In terms of coaching, Mike Copeland has quite literally done it all.


After May 19, it will be hard to imagine anything making his illustrious career more complete. That's when Copeland will have bestowed upon him one of the biggest awards in Texas high school coaching, one named for his hero.

The 38-year Stephenville teacher and coach has been named the 2012 recipient of the Tom Landry Award, which will be presented at the Texas High School Football Hall of Fame induction and awards ceremony at 6 p.m. May 19 at Baylor University's Ferrell Center in Waco.

"Tom Landry was my hero when I was a young coach because he stood for doing things right, he coached with true Christian conviction and he always put the team first," said Copeland, 64. "If anyone deserves to have an award named after him, it's Coach Landry. I'm just a little embarrassed because I know there are so many coaches out there as deserving as I am to receive it."

Copeland's humility may be the only thing exceeding his knowledge of X's and O's, especially when it comes to the defensive side of the football, where he was coordinator for many great Stephenville teams, including each of the Yellow Jackets' four state title clubs in the 1990s.

Current Stephenville head coach Joe Gillespie, however, isn't buying Copeland's last statement. Gillespie believes Copeland is the most deserving man around.

"When I hear of an award named for Tom Landry, I think of Mike Copeland," Gillespie said. "Who better to receive such an honor than a man who has lived his life and spent his entire career standing up for a lot of the same beliefs and always carrying himself with nothing but class. I only hope someday I can look back and say I've influenced anywhere close to the number of young lives that have been influenced by Coach Copeland."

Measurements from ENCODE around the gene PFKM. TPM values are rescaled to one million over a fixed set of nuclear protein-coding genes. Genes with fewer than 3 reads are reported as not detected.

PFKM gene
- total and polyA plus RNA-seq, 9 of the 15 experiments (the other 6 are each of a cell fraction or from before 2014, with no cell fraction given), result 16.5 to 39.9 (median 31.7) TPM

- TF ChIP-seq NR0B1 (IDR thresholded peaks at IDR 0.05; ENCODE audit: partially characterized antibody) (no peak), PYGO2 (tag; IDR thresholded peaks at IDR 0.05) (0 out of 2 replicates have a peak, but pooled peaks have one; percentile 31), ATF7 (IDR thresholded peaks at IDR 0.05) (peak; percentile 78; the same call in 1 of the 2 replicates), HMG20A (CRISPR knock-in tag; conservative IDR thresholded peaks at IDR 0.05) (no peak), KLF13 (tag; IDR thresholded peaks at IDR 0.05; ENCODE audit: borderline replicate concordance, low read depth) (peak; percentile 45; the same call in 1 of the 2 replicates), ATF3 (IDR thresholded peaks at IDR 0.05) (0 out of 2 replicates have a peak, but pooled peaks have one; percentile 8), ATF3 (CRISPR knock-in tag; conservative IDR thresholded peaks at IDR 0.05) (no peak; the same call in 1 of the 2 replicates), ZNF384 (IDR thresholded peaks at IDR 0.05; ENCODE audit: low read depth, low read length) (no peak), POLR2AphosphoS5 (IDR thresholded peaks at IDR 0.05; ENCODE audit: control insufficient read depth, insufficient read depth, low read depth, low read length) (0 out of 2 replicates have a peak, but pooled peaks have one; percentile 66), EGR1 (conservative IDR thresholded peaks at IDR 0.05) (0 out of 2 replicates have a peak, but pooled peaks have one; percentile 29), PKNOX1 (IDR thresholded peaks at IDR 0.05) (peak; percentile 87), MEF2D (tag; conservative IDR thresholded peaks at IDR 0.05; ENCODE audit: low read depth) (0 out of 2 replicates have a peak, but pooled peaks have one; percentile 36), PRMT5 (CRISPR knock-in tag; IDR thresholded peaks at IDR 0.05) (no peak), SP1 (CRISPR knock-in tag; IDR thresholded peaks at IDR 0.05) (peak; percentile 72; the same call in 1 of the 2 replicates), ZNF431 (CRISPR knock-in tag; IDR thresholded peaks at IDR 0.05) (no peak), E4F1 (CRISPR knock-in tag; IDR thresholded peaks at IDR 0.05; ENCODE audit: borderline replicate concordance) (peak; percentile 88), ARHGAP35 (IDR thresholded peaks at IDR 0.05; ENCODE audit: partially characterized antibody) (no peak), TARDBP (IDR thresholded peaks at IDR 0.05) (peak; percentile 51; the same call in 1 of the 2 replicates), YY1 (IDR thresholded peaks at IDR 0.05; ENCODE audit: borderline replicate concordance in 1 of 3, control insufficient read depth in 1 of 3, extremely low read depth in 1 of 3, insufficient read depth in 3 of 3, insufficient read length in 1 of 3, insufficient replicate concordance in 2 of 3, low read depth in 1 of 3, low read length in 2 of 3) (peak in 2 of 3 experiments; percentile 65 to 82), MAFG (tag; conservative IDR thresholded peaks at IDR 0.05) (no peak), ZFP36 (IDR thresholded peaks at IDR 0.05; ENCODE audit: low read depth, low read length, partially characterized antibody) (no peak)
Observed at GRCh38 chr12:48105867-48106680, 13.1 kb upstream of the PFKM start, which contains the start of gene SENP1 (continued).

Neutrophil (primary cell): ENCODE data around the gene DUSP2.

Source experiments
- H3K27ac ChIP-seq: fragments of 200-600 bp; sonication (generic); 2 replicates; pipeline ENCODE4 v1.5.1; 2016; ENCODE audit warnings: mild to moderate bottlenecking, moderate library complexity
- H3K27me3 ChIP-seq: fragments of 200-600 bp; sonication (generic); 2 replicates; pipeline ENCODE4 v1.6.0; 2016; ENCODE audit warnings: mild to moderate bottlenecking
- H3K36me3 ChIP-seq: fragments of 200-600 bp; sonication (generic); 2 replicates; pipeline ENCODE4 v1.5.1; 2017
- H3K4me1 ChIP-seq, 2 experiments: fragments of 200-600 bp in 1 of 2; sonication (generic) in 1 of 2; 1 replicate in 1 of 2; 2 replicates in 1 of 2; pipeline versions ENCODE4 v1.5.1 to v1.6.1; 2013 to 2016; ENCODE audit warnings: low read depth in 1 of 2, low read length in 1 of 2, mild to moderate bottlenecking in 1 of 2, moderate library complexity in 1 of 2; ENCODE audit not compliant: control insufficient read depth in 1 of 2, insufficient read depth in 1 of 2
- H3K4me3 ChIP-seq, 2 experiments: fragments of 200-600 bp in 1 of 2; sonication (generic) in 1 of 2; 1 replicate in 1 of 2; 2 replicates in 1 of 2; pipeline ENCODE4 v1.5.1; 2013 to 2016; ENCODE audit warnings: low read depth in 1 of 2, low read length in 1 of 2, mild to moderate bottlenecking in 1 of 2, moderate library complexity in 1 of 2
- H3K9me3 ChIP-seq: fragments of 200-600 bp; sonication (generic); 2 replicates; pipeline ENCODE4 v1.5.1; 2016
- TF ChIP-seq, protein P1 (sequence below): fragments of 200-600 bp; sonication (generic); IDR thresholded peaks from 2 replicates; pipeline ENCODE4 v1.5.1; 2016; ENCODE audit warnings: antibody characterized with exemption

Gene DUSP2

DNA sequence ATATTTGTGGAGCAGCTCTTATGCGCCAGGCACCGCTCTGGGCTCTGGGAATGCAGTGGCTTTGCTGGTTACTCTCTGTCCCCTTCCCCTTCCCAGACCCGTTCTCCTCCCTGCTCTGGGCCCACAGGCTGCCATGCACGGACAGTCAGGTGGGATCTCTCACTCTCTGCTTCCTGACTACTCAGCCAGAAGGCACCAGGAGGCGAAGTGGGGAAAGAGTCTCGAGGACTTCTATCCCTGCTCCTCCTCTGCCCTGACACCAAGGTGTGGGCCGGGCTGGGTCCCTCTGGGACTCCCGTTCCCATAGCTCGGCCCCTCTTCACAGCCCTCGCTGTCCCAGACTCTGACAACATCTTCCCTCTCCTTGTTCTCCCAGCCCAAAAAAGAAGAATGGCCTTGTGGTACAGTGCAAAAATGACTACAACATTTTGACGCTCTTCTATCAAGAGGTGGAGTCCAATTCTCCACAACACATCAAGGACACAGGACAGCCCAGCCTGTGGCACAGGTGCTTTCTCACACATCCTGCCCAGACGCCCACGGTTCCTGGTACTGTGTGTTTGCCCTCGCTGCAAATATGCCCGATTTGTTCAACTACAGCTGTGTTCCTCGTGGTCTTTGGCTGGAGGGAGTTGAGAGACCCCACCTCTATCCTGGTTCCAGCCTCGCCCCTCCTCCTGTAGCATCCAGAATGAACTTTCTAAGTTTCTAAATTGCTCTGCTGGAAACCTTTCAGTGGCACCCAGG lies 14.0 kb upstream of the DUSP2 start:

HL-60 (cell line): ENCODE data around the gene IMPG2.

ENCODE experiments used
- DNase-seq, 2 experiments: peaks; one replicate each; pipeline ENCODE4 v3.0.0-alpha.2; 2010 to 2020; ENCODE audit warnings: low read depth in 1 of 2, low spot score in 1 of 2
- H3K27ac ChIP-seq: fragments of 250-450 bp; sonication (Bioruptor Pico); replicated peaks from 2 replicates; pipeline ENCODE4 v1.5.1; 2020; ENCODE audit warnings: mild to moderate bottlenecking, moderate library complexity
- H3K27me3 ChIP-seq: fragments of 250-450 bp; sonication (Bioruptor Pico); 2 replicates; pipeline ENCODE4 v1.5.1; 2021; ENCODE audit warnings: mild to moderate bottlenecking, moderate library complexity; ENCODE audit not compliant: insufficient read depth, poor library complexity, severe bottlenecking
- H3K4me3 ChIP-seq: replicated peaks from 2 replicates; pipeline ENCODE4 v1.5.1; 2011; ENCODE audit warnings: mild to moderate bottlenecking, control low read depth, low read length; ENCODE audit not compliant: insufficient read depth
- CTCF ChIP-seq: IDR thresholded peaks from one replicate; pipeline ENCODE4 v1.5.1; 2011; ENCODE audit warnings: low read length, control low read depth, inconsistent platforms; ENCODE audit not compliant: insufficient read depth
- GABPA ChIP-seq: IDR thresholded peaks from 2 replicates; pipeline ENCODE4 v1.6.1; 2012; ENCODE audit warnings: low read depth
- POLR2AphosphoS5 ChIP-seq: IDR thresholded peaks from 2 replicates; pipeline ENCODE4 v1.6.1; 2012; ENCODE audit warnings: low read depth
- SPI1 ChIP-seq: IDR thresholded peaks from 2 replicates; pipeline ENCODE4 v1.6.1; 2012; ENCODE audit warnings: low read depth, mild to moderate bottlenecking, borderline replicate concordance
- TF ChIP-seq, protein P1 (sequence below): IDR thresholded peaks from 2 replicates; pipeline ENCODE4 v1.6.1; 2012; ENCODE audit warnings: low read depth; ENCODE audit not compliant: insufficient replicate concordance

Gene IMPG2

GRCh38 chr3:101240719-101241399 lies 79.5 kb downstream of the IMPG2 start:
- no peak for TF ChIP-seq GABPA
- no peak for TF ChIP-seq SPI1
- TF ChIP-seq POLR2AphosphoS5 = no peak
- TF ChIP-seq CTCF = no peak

Gillespie is a Stephenville alum, having played for Copeland when he was defensive coordinator for current Baylor head coach Art Briles. Gillespie then worked alongside Copeland as a defensive assistant until his mentor retired after the 2002 season.

That came after three seasons Copeland spent as head coach at Stephenville following Briles' departure. Copeland retired in 2003, coached part time in Morgan Mill and helped run the family business for five years, then returned to Stephenville to work under Gillespie in 2008.

"It was just the perfect situation," Copeland said of his return. "I knew what kind of head football coach Joe was going to be, and I knew the quality of staff he was putting together including a couple of young men I watched grow up. That and I had the support of my sweet wife Becky and our entire family.

That includes his sons, former Yellow Jackets Mitch and Matt Copeland, their respective wives Katy and Tara and all the grandkids.

"I was already comfortable with the type of kids and parents I would be working with," Copeland said. "We have kids in Stephenville who want so desperately to become the best they can be, and they're willing to put in the hard work and make the sacrifices necessary to do that. That's a testament to the kids, but it's also a testament to their parents.